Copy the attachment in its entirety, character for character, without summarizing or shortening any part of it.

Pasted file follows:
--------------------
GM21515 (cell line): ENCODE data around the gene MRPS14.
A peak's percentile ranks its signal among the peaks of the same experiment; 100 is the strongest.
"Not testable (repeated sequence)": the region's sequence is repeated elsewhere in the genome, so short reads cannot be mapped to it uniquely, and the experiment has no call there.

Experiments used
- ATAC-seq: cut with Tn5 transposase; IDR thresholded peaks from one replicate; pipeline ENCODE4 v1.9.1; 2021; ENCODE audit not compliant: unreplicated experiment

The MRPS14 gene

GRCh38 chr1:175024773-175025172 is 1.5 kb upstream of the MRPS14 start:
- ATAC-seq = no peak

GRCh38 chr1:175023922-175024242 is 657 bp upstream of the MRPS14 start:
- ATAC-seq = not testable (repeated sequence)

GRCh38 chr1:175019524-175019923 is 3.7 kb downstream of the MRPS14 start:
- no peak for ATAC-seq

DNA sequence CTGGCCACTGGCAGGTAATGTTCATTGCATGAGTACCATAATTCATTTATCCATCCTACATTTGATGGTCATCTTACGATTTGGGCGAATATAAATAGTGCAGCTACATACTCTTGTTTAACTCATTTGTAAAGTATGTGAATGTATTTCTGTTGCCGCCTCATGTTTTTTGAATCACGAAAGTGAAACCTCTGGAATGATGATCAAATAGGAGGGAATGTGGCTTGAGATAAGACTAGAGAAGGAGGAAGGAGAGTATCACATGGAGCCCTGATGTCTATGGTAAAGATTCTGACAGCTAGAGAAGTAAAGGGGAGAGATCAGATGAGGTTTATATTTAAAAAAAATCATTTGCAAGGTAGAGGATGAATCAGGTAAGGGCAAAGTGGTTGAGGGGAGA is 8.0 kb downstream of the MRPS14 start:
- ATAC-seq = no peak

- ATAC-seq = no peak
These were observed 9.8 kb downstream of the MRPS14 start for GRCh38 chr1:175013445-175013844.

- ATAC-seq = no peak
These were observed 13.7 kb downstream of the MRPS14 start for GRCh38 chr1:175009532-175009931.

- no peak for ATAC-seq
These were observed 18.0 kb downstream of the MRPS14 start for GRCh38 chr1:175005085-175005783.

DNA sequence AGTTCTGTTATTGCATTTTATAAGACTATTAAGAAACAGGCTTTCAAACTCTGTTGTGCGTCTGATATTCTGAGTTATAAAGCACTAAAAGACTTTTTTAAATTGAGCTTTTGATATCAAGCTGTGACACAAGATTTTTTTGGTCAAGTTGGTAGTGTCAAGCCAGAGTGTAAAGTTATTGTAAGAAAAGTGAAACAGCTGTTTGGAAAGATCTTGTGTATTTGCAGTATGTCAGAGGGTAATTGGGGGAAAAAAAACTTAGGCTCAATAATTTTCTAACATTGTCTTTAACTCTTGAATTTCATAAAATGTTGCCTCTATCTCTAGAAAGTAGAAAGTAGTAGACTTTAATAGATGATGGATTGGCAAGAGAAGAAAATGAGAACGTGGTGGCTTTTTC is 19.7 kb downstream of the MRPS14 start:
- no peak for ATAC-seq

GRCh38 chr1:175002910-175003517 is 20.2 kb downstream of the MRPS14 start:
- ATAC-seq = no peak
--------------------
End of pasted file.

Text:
GM21515 (cell line): ENCODE data around the gene MRPS14.
A peak's percentile ranks its signal among the peaks of the same experiment; 100 is the strongest.
"Not testable (repeated sequence)": the region's sequence is repeated elsewhere in the genome, so short reads cannot be mapped to it uniquely, and the experiment has no call there.

Experiments used
- ATAC-seq: cut with Tn5 transposase; IDR thresholded peaks from one replicate; pipeline ENCODE4 v1.9.1; 2021; ENCODE audit not compliant: unreplicated experiment

The MRPS14 gene

GRCh38 chr1:175024773-175025172 is 1.5 kb upstream of the MRPS14 start:
- ATAC-seq = no peak

GRCh38 chr1:175023922-175024242 is 657 bp upstream of the MRPS14 start:
- ATAC-seq = not testable (repeated sequence)

GRCh38 chr1:175019524-175019923 is 3.7 kb downstream of the MRPS14 start:
- no peak for ATAC-seq

DNA sequence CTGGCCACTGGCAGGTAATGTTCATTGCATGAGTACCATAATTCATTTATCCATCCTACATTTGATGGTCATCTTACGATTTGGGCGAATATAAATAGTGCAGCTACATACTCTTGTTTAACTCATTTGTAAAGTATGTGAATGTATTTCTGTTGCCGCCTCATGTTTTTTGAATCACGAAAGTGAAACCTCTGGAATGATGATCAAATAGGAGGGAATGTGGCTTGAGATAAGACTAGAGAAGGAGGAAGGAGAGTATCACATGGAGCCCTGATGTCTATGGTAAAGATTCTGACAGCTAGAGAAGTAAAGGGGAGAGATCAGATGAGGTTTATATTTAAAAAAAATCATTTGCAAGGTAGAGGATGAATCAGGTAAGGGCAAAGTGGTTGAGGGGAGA is 8.0 kb downstream of the MRPS14 start:
- ATAC-seq = no peak

- ATAC-seq = no peak
These were observed 9.8 kb downstream of the MRPS14 start for GRCh38 chr1:175013445-175013844.

- ATAC-seq = no peak
These were observed 13.7 kb downstream of the MRPS14 start for GRCh38 chr1:175009532-175009931.

- no peak for ATAC-seq
These were observed 18.0 kb downstream of the MRPS14 start for GRCh38 chr1:175005085-175005783.

DNA sequence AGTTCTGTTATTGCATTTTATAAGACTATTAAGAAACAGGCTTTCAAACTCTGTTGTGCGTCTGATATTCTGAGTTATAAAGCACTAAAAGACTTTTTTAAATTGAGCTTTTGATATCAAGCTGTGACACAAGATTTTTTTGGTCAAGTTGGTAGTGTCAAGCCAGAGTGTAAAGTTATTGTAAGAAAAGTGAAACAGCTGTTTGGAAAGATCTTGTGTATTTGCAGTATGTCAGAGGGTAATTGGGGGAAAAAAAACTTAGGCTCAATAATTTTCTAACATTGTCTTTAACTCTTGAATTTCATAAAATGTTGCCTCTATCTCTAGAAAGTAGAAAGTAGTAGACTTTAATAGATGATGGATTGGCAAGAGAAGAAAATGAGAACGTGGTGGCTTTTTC is 19.7 kb downstream of the MRPS14 start:
- no peak for ATAC-seq

GRCh38 chr1:175002910-175003517 is 20.2 kb downstream of the MRPS14 start:
- ATAC-seq = no peak